Judy & Punch - A dark fairy tale that premiered at Sundance!

A very good directorial debut by Mirrah Foulkes, an Australian director and award-winning actress

Covid-19 caused an unprecedented drought in cinemas. Following the closure of cinemas around the world during the spring of 2020, the films available to cinema owners can be counted on their fingers. Judy & Punch is one of the films that unexpectedly got a chance in theatres, opening on April 24, 2020, in the USA. From 4.6.2020 it can be purchased through buy services worldwide. The debut work of the Australian director Mirrah Faulkes deserved to get a chance, for as many people as possible to watch it. It is not a blockbuster, which will be repeated on TV screens around the world for years. But it’s a good film anyway, with a solid cast and a great soundtrack by Francois Tetaza. The title Judy & Punch is taken from the medieval Italian Commedia dell'arte. More precisely from the grotesque puppet show, in which the main character is Punch, who beats everything on stage with a stick. And most of all his partner Judy.


Both on stage and in reality. Punch - Damon Herriman, is as he likes to claim for himself - 'the best puppeteer of his generation'. Of course not, but Punch is prone to drinking, he likes to think of himself as a great artist who never got a real chance on stage. And the scene is a small travelling puppet show, which he performs with his wife, the beautiful Judy - Mia Wasikowska, in the shops of the town of Seaside. In front of a crowd of ragged drunks and prostitutes, in a place that has nothing to do with the sea, just as Punch has nothing to do with art. After who knows how many times Punch breaks his promise and gets drunk, a terrible thing happens. Judy attacks Punch, who is beaten in a drunken rage. After dragging her body into the woods, Punch reports Judy's disappearance. But is Judy dead? No matter how small the chances of revenge, Judy will not give up. They will put everything at stake, in a city where you can be declared a witch even if you dreamily stare at the starry sky.


Mirrah Faulkes ’directorial debut is described as a black comedy. It’s neither a comedy nor is it exactly black. A dark fairy tale with an instructive ending, it would be more accurate. The plot of the film is set in the English province, 17th century. An ugly medieval town inhabited by ugly, ragged and evil people. Whoever is a little different, smarter, or simply a good man has a good chance of being declared a witch or a witch. The only entertainment of the conservative locals is the stoning of the so-called witches and the localization in the village pub. That's where Punch does great. By the way, people like Judy, dear and refined for the time, were banished and forced to hide in the woods. This is exactly the lesson of this dark, at times bloody fairy tale.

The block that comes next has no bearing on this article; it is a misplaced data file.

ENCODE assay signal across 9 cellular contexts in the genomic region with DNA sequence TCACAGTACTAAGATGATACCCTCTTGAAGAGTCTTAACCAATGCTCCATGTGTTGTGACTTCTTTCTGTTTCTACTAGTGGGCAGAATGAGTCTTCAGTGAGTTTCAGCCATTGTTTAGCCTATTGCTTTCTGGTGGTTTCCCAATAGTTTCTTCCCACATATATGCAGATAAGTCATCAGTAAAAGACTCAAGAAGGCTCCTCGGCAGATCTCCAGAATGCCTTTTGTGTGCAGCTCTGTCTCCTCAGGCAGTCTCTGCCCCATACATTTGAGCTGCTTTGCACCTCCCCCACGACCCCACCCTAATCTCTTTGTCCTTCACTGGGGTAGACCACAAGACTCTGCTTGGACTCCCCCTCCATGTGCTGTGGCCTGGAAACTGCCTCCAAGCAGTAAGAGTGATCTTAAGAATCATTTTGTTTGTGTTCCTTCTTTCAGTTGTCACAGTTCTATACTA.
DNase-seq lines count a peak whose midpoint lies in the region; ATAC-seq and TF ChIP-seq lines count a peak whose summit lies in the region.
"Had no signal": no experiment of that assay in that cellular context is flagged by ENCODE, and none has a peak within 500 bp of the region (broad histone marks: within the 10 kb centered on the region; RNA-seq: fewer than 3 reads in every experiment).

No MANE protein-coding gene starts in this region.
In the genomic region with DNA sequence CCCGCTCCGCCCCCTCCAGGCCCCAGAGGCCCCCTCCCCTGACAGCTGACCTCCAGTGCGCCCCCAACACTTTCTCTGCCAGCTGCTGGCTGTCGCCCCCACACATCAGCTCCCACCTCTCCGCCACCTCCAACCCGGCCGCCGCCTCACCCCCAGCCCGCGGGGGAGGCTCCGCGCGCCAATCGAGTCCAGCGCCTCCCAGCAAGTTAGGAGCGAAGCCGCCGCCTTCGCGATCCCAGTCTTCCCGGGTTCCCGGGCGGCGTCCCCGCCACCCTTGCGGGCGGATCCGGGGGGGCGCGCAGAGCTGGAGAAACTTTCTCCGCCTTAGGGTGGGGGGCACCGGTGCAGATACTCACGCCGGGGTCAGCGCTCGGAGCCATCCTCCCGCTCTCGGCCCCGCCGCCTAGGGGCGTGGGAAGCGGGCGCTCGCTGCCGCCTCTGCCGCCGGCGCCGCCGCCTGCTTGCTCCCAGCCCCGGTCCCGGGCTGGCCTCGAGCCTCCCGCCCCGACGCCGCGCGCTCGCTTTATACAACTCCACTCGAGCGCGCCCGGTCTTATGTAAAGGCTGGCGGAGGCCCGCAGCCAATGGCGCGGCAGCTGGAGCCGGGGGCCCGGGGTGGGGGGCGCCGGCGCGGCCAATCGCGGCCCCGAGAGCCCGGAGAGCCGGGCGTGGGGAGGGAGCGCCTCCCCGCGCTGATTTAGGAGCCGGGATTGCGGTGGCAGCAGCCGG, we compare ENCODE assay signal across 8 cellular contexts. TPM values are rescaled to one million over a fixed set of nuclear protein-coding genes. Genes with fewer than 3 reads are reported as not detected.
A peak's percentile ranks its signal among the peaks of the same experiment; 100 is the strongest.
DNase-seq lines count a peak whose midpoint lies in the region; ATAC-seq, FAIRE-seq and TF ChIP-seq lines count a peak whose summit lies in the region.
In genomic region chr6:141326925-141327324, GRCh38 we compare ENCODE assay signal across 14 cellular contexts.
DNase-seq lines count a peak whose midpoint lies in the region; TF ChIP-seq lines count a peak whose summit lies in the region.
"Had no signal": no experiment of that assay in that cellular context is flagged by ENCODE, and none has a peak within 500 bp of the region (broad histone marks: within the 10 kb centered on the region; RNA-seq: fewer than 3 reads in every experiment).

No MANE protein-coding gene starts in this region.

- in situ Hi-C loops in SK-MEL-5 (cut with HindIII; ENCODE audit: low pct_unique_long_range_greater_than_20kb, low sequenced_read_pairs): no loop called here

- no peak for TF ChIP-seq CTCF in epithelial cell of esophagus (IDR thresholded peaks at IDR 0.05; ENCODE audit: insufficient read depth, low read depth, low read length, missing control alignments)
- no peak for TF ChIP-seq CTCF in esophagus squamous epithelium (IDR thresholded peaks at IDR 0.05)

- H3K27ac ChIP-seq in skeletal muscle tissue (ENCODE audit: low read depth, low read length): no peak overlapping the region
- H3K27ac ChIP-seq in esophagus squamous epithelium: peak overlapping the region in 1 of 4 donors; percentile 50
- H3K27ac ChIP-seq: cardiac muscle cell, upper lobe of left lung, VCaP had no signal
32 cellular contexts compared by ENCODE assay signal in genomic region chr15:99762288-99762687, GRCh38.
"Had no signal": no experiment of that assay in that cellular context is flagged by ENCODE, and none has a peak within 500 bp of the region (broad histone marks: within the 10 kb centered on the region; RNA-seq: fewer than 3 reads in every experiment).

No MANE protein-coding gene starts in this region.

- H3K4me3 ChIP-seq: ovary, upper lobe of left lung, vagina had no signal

Diversity pays or must be hidden. The message is universal, but in the film, Mirrah Foulkes may have gone a step too far. The refugee camp in the woods is a pure neo-hippie commune. With the beautiful sounds of Cohen's Who By Fire, they live in harmony with fire and herbal preparations. Somehow that part of the film stands out from the rest of the ugly medieval everyday life. This thesis about good and evil, especially about the power of goodness, is overemphasized. Goodness in the Middle Ages is not a very familiar term, is it? Ignorance and religious stupidity are in stark contrast to the children of flowers living in a forest as in some modern suburb.


But in order not to overwhelm the director Faulkes' desire to defeat evil with goodness, the good things that this film offers should be emphasized. It is primarily the actor couple Wasikowska and Herriman. Just as they rehearse the puppets on stage, they get along as an acting couple. Wasikowska is a great choice for the role of Judy. An even better choice for the role of the antipathetic Punch- Damon Herriman. He did not play Charles Mason in vain, twice in the same year. And in the Mindhunter series, and then with Tarantino, he repeats the role of Manson in Once Upon A Time In Hollywood.


As for the set design, two things stand out. The first is that the budget of the film is modest. The second is that director Faulkes is talented enough to compensate for this with costume design, and the lack of money does not affect the overall impression. Seaside is a universal dirty medieval town, which the Australians did not have then. That’s why the plot of the film was moved to England, with Australian actors and an Australian director. It does not affect what is seen at all. I would even say that there is the charm, the Australian accent contributes to the universality of the film’s message. And that message is obvious and universal - Evil must kneel before Good. That's why the film is - a dark fantasy fairy tale. It could all go to some pronounced feminism, but one would even blink. A thug who separates and beats a woman, who takes revenge, who would resent? But Mirrah Faulknes skillfully avoided the trap and raised the message of the film to a much higher level.


The overall impression of the film is positive. The film is brutal at times, a replica of the time in which the action of the film takes place. At times he is positive and full of good energy. Mirrah Foulkes made a very good debut on the big screen. We hope that some inconsistencies (hippie commune in the medieval forest) will be corrected in the next film by the Australian actress and director. And to hear almost the whole beautiful song by Leonard Cohen - Who By Fire, in a film with a medieval theme is a brave and good move!

© Credits: IMDB